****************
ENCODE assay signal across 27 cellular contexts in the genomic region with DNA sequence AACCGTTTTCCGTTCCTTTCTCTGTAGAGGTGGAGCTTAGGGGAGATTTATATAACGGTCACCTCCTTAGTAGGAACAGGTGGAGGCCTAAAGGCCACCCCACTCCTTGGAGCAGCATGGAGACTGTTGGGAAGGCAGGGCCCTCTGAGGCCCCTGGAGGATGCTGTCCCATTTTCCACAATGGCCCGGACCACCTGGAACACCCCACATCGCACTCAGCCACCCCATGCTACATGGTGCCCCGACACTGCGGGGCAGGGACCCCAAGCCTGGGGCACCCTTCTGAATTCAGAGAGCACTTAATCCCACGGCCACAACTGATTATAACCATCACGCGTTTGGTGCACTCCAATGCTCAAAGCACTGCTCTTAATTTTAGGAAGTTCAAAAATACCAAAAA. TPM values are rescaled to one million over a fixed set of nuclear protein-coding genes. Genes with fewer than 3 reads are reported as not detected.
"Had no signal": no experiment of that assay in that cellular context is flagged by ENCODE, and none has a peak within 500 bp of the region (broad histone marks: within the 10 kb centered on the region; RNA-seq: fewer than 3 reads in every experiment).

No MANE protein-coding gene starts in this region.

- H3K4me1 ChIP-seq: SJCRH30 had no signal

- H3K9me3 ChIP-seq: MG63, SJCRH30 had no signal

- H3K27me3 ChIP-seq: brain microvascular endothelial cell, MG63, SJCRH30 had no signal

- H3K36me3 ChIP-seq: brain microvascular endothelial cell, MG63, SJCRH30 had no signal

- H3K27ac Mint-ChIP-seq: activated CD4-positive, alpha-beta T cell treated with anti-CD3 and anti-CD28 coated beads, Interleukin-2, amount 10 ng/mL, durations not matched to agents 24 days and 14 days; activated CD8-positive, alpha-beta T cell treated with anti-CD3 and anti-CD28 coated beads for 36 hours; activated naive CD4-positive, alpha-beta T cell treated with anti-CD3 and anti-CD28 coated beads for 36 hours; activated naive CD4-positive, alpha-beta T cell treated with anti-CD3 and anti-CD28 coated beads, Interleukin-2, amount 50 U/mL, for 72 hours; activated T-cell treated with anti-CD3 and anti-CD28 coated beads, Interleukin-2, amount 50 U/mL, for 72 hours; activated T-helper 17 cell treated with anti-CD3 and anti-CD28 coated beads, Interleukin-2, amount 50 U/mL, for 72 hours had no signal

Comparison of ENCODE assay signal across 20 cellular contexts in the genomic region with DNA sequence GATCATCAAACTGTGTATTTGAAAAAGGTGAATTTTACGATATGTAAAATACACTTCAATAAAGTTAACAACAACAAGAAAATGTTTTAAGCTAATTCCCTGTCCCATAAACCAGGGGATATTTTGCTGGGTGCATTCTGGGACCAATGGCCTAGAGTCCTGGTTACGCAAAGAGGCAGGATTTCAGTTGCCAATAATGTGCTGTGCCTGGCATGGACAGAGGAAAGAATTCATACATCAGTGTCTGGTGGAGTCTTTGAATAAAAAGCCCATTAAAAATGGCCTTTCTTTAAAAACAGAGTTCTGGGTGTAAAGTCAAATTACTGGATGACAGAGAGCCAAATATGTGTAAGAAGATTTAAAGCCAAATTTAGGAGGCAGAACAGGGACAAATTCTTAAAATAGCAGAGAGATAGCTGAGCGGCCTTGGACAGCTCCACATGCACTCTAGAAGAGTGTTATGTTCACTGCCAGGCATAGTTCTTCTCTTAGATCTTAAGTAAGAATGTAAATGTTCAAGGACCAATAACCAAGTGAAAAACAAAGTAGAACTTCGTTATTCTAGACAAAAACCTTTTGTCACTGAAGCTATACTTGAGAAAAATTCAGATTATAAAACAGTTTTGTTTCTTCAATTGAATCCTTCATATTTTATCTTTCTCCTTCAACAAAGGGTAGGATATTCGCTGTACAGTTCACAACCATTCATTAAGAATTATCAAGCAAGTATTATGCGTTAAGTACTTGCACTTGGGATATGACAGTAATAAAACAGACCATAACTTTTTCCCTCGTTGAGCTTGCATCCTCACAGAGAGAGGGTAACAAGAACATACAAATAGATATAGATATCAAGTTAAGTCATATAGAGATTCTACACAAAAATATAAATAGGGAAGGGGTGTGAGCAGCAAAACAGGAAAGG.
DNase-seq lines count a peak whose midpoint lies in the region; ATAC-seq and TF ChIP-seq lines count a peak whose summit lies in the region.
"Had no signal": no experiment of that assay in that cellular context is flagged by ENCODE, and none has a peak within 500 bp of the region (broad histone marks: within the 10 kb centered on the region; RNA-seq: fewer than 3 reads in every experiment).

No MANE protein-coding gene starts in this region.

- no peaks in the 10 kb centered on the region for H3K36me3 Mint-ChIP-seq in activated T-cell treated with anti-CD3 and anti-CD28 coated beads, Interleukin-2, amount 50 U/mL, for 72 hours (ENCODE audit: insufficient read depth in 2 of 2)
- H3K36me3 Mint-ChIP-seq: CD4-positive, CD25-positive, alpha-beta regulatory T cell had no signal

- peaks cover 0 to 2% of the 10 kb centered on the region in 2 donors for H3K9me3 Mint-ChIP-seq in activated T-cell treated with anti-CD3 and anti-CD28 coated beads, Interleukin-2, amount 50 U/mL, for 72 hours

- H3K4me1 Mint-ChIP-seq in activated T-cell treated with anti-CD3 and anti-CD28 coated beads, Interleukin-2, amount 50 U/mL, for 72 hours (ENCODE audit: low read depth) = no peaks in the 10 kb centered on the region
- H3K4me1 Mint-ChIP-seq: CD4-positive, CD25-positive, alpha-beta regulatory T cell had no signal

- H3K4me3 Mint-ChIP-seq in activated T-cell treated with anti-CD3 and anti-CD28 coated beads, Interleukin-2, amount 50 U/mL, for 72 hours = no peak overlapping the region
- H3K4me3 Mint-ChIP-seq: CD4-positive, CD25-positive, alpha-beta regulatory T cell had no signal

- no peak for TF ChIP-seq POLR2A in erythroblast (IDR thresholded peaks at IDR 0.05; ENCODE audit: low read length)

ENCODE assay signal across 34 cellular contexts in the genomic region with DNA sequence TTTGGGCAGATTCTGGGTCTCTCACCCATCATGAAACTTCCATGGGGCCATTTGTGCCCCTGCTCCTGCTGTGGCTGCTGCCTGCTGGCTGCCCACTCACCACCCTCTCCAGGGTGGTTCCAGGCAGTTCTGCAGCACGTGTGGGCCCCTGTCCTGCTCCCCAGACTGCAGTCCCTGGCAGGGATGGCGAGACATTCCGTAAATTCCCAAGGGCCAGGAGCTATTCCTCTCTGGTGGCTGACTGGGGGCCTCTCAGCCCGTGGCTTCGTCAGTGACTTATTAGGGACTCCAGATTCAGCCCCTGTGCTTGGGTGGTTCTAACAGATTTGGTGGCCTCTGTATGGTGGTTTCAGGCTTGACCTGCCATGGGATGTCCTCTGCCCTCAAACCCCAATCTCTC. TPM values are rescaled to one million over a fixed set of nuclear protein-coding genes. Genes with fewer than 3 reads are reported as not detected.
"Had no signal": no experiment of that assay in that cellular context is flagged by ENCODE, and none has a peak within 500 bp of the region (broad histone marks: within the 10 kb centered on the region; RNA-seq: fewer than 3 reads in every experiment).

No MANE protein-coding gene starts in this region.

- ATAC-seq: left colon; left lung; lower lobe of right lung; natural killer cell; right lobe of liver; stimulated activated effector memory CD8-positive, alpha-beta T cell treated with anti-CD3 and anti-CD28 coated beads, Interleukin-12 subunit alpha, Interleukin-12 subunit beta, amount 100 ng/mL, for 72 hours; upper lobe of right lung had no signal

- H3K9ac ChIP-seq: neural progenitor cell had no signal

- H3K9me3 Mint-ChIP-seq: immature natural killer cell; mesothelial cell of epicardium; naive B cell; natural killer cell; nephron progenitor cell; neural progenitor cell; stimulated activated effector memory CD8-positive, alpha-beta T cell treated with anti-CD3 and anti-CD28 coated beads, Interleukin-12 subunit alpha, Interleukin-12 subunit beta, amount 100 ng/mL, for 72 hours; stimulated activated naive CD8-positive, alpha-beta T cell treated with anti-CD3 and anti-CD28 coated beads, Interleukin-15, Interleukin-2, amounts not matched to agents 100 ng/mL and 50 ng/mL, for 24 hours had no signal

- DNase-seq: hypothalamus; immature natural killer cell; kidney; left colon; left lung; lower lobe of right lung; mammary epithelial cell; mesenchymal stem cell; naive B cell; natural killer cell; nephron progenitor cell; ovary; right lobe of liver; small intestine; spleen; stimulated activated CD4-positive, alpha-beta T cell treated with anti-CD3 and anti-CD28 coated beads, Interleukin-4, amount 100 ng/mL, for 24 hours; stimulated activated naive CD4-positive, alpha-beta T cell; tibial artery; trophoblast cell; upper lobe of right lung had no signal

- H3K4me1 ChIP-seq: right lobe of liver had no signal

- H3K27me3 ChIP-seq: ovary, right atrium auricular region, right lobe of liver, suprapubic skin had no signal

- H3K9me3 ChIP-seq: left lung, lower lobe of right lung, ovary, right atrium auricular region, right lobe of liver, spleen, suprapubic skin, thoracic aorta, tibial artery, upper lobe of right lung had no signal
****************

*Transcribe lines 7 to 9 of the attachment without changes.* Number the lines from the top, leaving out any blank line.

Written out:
- H3K36me3 ChIP-seq: brain microvascular endothelial cell, MG63, SJCRH30 had no signal

- H3K27ac Mint-ChIP-seq: activated CD4-positive, alpha-beta T cell treated with anti-CD3 and anti-CD28 coated beads, Interleukin-2, amount 10 ng/mL, durations not matched to agents 24 days and 14 days; activated CD8-positive, alpha-beta T cell treated with anti-CD3 and anti-CD28 coated beads for 36 hours; activated naive CD4-positive, alpha-beta T cell treated with anti-CD3 and anti-CD28 coated beads for 36 hours; activated naive CD4-positive, alpha-beta T cell treated with anti-CD3 and anti-CD28 coated beads, Interleukin-2, amount 50 U/mL, for 72 hours; activated T-cell treated with anti-CD3 and anti-CD28 coated beads, Interleukin-2, amount 50 U/mL, for 72 hours; activated T-helper 17 cell treated with anti-CD3 and anti-CD28 coated beads, Interleukin-2, amount 50 U/mL, for 72 hours had no signal

Comparison of ENCODE assay signal across 20 cellular contexts in the genomic region with DNA sequence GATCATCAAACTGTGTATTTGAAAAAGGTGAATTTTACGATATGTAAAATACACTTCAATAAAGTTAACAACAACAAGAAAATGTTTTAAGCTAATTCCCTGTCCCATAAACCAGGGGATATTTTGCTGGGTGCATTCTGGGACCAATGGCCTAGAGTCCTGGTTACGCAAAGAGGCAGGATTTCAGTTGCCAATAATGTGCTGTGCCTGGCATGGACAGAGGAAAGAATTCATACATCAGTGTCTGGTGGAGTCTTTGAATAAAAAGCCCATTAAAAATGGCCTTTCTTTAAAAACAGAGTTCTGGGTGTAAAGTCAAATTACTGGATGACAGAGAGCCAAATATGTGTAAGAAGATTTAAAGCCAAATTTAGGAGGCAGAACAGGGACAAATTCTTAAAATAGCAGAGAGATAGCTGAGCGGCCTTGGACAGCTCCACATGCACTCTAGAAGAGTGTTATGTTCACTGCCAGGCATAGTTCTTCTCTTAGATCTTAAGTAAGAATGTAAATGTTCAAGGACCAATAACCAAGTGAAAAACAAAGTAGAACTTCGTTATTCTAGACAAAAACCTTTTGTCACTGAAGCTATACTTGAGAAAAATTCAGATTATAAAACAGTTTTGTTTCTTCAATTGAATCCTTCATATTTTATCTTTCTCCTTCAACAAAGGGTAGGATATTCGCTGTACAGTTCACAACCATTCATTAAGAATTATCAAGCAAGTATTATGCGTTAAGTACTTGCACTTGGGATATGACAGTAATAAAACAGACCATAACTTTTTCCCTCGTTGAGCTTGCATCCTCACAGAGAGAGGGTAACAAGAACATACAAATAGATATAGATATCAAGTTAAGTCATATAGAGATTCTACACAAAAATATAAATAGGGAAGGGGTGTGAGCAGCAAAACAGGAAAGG.